The Department of Labor’s Bureau of Labor Statistics (BLS) revised a wage growth estimate by a massive margin, showing real wages actually declined in the fourth quarter of 2022, the agency reported on Thursday.
In March, the BLS previously reported a fourth-quarter increase of 4.9% for hourly compensation in nonfarm businesses, but updated it to a decrease of 0.7% on Thursday, according to its revised Productivity and Costs report. At the same time hourly wages fell, inflation rose, leading to a 4.7% decline in “real hourly compensation, which takes into account consumer prices,” according to the BLS.
The BLS had previously estimated that real hourly compensation increased by 0.7% in the fourth quarter of 2022, according to the revised report.
“The driver of the revision to 4th quarter data on compensation per hour is the revision to source data on employee compensation for 2022 Q4, published by the Bureau of Economic Analysis (BEA) on May 25th,” the BLS told the Daily Caller News Foundation.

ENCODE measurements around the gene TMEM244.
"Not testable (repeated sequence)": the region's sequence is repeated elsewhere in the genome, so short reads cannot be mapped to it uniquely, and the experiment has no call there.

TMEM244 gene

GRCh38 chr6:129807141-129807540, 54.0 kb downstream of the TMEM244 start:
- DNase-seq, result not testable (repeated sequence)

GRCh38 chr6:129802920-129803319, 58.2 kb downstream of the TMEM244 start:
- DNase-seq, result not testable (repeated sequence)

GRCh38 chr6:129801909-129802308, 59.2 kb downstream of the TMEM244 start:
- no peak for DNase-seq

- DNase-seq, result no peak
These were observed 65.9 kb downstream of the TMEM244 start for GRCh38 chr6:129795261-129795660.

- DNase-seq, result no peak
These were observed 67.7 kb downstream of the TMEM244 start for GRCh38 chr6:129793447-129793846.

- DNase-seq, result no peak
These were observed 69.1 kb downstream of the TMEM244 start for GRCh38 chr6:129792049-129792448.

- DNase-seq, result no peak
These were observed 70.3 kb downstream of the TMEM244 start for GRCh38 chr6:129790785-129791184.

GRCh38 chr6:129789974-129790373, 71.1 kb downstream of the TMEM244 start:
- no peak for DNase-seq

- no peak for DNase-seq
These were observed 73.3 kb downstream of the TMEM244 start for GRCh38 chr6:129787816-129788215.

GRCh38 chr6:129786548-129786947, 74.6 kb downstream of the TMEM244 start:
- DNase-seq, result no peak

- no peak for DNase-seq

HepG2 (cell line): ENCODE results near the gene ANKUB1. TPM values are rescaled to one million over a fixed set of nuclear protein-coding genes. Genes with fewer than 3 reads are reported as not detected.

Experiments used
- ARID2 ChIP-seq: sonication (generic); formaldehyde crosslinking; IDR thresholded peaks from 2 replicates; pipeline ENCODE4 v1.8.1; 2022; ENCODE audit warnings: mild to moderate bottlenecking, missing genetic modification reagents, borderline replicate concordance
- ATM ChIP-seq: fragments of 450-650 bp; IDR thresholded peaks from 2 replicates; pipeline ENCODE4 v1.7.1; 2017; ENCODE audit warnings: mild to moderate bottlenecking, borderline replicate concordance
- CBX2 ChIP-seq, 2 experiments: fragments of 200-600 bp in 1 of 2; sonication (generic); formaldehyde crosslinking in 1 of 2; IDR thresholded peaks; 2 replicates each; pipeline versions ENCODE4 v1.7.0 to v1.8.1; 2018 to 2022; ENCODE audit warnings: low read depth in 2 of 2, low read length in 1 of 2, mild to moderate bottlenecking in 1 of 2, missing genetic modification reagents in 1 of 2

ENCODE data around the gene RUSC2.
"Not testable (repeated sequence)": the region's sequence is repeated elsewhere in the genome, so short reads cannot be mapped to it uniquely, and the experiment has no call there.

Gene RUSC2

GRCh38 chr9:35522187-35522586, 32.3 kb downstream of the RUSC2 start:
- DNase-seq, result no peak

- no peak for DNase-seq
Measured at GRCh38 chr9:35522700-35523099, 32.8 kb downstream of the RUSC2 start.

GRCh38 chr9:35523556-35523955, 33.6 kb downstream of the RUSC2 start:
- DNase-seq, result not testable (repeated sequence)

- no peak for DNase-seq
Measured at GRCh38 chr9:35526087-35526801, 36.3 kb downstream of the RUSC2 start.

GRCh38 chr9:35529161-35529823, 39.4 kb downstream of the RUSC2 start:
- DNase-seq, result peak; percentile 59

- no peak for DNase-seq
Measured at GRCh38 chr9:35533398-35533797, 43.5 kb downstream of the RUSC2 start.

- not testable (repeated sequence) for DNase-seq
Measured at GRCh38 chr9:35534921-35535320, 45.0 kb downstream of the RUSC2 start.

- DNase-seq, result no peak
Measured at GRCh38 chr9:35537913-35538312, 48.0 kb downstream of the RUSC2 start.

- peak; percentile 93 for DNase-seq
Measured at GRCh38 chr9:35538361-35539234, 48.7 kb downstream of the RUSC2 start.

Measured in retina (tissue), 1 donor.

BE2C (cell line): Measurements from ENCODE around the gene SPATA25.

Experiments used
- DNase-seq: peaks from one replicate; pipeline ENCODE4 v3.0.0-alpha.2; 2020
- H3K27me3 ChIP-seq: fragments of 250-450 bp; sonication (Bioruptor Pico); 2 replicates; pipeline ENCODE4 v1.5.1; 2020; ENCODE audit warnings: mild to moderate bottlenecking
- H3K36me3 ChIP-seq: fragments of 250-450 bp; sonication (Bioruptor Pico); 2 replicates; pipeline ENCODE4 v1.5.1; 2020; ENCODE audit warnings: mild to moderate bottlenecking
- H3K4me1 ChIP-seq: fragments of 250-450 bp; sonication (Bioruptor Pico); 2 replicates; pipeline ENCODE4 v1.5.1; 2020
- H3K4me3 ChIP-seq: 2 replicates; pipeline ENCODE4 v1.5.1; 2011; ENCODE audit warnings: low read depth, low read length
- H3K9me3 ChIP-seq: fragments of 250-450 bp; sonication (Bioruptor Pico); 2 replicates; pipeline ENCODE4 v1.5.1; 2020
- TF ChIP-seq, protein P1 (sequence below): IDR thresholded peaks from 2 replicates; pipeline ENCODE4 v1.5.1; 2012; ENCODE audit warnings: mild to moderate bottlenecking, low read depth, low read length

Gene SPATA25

The referenced report states that “wages and salaries are now estimated to have increased $53.0 billion in the fourth quarter, a downward revision of $135.4 billion.” (RELATED: Core Prices Tick Up As Inflation Stays Stubbornly High)
Most Americans do not trust the country’s main economic authorities to “do or recommend the right thing for the economy,” according to a Gallup poll published in May. The poll found that only 34% to 38% of American adults have a “great deal” or “fair amount” of confidence in President Joe Biden, Federal Reserve Chair Jerome Powell, Treasury Secretary Janet Yellen and congressional leaders.
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